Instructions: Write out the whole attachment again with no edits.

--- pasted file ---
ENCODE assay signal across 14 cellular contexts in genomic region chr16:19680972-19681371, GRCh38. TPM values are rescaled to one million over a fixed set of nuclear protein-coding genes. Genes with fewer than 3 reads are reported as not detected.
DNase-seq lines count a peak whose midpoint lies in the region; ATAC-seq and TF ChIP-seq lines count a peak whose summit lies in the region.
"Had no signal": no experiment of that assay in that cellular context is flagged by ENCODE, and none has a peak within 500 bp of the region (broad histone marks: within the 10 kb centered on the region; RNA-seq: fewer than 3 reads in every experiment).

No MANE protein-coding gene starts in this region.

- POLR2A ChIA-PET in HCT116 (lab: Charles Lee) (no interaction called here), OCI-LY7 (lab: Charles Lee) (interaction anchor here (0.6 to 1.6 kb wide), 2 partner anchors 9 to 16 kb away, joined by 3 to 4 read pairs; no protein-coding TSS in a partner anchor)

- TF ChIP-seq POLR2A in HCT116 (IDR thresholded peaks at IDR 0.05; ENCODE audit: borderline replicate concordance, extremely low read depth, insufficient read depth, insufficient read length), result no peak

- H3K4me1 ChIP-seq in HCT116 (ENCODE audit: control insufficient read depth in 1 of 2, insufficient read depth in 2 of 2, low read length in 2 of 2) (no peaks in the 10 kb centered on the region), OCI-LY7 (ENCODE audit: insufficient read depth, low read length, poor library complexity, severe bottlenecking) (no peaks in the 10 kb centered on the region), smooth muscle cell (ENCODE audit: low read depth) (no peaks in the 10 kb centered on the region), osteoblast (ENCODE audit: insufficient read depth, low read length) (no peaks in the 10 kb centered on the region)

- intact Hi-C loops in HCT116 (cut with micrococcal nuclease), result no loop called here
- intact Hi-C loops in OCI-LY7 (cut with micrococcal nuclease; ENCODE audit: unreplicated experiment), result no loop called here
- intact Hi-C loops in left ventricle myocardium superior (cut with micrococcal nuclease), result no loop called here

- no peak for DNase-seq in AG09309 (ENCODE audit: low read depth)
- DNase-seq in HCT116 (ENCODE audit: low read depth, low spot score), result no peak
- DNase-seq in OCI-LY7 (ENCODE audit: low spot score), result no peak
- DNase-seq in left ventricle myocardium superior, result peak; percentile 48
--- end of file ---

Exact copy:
ENCODE assay signal across 14 cellular contexts in genomic region chr16:19680972-19681371, GRCh38. TPM values are rescaled to one million over a fixed set of nuclear protein-coding genes. Genes with fewer than 3 reads are reported as not detected.
DNase-seq lines count a peak whose midpoint lies in the region; ATAC-seq and TF ChIP-seq lines count a peak whose summit lies in the region.
"Had no signal": no experiment of that assay in that cellular context is flagged by ENCODE, and none has a peak within 500 bp of the region (broad histone marks: within the 10 kb centered on the region; RNA-seq: fewer than 3 reads in every experiment).

No MANE protein-coding gene starts in this region.

- POLR2A ChIA-PET in HCT116 (lab: Charles Lee) (no interaction called here), OCI-LY7 (lab: Charles Lee) (interaction anchor here (0.6 to 1.6 kb wide), 2 partner anchors 9 to 16 kb away, joined by 3 to 4 read pairs; no protein-coding TSS in a partner anchor)

- TF ChIP-seq POLR2A in HCT116 (IDR thresholded peaks at IDR 0.05; ENCODE audit: borderline replicate concordance, extremely low read depth, insufficient read depth, insufficient read length), result no peak

- H3K4me1 ChIP-seq in HCT116 (ENCODE audit: control insufficient read depth in 1 of 2, insufficient read depth in 2 of 2, low read length in 2 of 2) (no peaks in the 10 kb centered on the region), OCI-LY7 (ENCODE audit: insufficient read depth, low read length, poor library complexity, severe bottlenecking) (no peaks in the 10 kb centered on the region), smooth muscle cell (ENCODE audit: low read depth) (no peaks in the 10 kb centered on the region), osteoblast (ENCODE audit: insufficient read depth, low read length) (no peaks in the 10 kb centered on the region)

- intact Hi-C loops in HCT116 (cut with micrococcal nuclease), result no loop called here
- intact Hi-C loops in OCI-LY7 (cut with micrococcal nuclease; ENCODE audit: unreplicated experiment), result no loop called here
- intact Hi-C loops in left ventricle myocardium superior (cut with micrococcal nuclease), result no loop called here

- no peak for DNase-seq in AG09309 (ENCODE audit: low read depth)
- DNase-seq in HCT116 (ENCODE audit: low read depth, low spot score), result no peak
- DNase-seq in OCI-LY7 (ENCODE audit: low spot score), result no peak
- DNase-seq in left ventricle myocardium superior, result peak; percentile 48